by Lord Decies 

Sir, -i was much interested in the remarks in your last weeks edition of the Field on the Westmoreland and Cumberland working terriers, and, having kept a book for twenty years of particulars respecting the terrier i have had running with hounds in that district, i can give a good deal of information on the subject.

I do not think there is a terrier running with the Ullswater Foxhounds at the present moment which has not got the blood of my terriers in its veins. The terrier required in the mountain district is a very active, lathy one, rather leggy (to get up cliffs and to be able to jump the high sheep walls), with plenty of good weather-resisting coat, narrow in the chest, about 15lb, or 16lb. in weight, and most be able to creep into any wet drain and stay there without feeling the cold. I found fox terriers a perfect failure-they never stood the wet and cold. The punishment of the hill foxes is terrible, as in the cairns they are often above the terrier on a ledge, and cut them to pieces when trying to climb up and tackle them. The story of little Corby, mentioned as having killed three foxes in one hole is quite correct; the foxes weighted afterwards, and took 62lb. down on the scales. She was by my Sweep out of a Patterdale bitch full of my old terrier Blondin’s breed. The later was a dwarf pedigree Bedlington, and was much used as a stud dog to improve hill terriers; he had a grand nose, and could run a line as well as a foxhound. The principle terrier i have lent Bowman during the last sixteen years were Prince, a grizzled colored real hill terrier, the best i ever owned, and would face any drain nearly full of water; he was killed underground in Wales by two badgers after running with different pacs in Cumberland; Red Tinker, the tap root of many of the present day Patterdale Terriers, the longest-headed terrier i ever saw running with hounds, and very savage; he went bind from punishment at fox and badger, and had to be destroyed; Blondin, a dwarf blue Bedlington, and sire of some grand stock in the Ullswater district, was worried by the hounds in December 1887; Merry, blue and tan bitch, the best pluck, ran well with Ullswater Foxhounds, and was killed by a badger afterwards.

Tinker II, by Old Red Tinker out of the dam of Prince was a beautiful stamp, and ran with hounds before he was one year old; supposed to have got wedged into some cairn, where he died; he was last seen running with hounds and never turned up again. Glitter and Midge were hardy little specimens; the latter died out hunting. Old Spot, a perfect champion underground, dropped down dead when standing among the pack; was well known from his top lip being missing, having been torn off by a badger. Banter II, a little blue, black and tan, was an excellent stamp for fell hunting, and did well with hounds; unfortunately, a runaway horse killed him before he had sired any puppies. Jenny, a little cream-coloured bitch with a flesh colored nose, weighting about 14lb. was, perhaps, the hardest terrier that ever went to ground, and was killed in a pipe with otter hounds. When the drain was opened she was found dead and locked to the otter, her windpipe being severed.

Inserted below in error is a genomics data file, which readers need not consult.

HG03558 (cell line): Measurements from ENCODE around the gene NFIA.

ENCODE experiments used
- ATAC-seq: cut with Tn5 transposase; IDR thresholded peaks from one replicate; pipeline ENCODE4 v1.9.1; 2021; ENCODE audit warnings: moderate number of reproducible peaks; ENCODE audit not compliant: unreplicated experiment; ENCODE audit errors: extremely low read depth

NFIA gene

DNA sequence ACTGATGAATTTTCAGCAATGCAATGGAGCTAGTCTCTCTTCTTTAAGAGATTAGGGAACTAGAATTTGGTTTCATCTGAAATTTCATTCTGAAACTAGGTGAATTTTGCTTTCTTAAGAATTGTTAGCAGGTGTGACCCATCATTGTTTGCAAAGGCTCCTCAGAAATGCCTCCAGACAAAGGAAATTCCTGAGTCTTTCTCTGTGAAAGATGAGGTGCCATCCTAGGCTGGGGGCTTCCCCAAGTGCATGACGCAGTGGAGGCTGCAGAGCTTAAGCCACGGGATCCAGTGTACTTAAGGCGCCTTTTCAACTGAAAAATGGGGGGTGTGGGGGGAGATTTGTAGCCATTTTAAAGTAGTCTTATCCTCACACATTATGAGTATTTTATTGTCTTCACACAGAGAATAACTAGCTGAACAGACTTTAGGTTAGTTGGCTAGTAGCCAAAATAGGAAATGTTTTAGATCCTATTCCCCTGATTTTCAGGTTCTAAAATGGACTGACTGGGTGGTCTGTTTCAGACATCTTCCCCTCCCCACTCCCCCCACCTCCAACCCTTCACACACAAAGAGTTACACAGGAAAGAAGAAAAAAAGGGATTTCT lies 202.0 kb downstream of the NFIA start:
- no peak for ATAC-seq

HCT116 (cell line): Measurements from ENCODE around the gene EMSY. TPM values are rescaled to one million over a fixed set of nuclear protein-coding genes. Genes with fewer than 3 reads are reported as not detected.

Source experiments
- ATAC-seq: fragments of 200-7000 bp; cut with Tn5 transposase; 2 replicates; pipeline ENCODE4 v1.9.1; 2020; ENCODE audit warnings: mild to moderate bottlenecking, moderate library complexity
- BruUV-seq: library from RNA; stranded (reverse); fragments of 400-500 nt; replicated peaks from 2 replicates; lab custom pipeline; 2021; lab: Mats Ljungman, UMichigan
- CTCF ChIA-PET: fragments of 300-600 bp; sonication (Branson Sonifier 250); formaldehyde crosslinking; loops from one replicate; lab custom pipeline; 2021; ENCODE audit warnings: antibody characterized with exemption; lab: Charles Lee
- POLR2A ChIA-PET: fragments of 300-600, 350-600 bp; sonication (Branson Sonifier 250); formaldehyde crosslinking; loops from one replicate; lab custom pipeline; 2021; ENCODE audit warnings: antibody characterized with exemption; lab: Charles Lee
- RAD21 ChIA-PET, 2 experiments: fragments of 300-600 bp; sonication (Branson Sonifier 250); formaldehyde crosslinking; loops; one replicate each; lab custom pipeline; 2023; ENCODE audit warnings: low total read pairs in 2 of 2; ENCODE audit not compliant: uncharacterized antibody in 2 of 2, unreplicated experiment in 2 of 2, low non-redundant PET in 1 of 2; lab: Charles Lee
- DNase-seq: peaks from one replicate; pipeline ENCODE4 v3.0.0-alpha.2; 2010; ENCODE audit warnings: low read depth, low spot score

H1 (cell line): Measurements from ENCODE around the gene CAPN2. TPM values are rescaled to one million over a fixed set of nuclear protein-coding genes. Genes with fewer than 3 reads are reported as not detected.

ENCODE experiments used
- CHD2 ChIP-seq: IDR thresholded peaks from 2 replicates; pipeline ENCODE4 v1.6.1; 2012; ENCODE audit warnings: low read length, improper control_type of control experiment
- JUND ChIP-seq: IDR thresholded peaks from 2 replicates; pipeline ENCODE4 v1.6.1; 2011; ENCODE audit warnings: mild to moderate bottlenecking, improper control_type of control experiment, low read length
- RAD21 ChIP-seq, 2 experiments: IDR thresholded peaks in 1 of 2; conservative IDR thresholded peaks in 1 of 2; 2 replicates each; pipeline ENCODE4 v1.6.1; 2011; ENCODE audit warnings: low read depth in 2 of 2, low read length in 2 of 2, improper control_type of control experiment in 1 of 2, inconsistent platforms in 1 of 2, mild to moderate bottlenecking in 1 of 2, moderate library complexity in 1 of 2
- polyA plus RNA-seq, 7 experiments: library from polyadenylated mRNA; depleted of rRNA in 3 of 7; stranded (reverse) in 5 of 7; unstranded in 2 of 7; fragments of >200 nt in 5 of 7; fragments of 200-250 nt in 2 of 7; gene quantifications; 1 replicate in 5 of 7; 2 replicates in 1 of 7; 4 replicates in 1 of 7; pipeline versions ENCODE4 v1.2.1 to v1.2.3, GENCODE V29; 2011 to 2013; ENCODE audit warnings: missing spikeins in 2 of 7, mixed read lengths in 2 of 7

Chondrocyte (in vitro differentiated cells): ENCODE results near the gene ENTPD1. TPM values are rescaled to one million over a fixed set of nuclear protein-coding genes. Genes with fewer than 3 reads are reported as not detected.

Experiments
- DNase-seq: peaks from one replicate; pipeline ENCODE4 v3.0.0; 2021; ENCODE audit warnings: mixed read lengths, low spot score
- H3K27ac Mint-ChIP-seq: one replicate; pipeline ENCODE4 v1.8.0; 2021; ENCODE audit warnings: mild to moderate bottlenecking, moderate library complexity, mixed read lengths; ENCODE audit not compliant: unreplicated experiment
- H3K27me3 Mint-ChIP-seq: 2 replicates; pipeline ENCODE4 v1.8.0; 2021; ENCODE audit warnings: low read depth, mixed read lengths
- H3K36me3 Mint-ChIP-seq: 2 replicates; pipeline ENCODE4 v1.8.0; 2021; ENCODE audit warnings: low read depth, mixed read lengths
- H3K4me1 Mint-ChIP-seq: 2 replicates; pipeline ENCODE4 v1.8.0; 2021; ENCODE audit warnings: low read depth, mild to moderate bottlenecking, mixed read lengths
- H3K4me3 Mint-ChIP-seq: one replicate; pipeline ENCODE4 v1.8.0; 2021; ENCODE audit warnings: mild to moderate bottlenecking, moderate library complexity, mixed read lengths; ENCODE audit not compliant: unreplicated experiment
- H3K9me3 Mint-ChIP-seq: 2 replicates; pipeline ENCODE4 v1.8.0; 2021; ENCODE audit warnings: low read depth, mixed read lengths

Bowman thought her a perfect little wonder. Weasel, a beautiful little dark blue bitch, one of the handsomeness of them all, was drowned in Long Sleddale Beck when trying to swim over in a flood after the foxhounds, and her body was recovered the next day, April 1, 1896. Scamp, another terrier which got much good stock in the Fell district, was a black and tan with a coat as hard as iron, and was a wonder to climb up the ledges in the cairns; he killed the first fox he went to ground at-a 19lb. dog fox; he was not unlike a Welsh terrier in appearance.

Sweep, perhaps one of the hardest of all these terriers, and was the sire of much stock in the mountain district. A black-blue dog, he was the sire of the celebrated Corby and her equally hard sister Brandy, both coming to untimely ends; all his stock were lathe, active and dean game. Nancy, a light linty bitch, was the damn of the grand puppies. and herself was absolutely fearless; a mask of a 20lb. Fox she killed in an earth hangs near me as i write these lines, Bowman, the huntsman, always said she was about the best he ever had; she was lost out otter hunting and never seen again. A sire much used in the mountain country was a little blue dog i had called Piper, one of the very hardest. He had a peculiarity of standing perfectly quietly outside an earth until let loose and told to go; instead of straining and tearing all the time, he waited for his turn, be when he did do there was no chance of a fox living unless it bolted at once. He was much disfigured by the loss of a lip, and his fault was he settled all his foxes underground. Having kept a complete list of all the terriers i sent to Bowman for about 16 years, with their weights, colour, and breed, I can give any of your readers a good deal of information about Patterdale terriers and their breeding if they wish to go in for them. All the terriers i have mentioned belonged to me, and so i write with some knowledge as to the breed and their powers. I have had scores more, which i have no written about; but have given the names of the principal ones which were mostly bred from. The last i sent toBowman went by rail to him yesterday, and i hope will be as good as the former ones. I believe Bowman has haunted the Ullswater Foxhounds well over twenty years on foot and killed an immense number of foxes, and i do not suppose he has ever ridden a horse with them in his life, or bothered to take off a wet coat and dry it. I never owned a terrier which killed a wild badger. I read of its being done, and how badgers are dawn from their earth, &c., by terrier. When i see it down, i will believe in it being possible.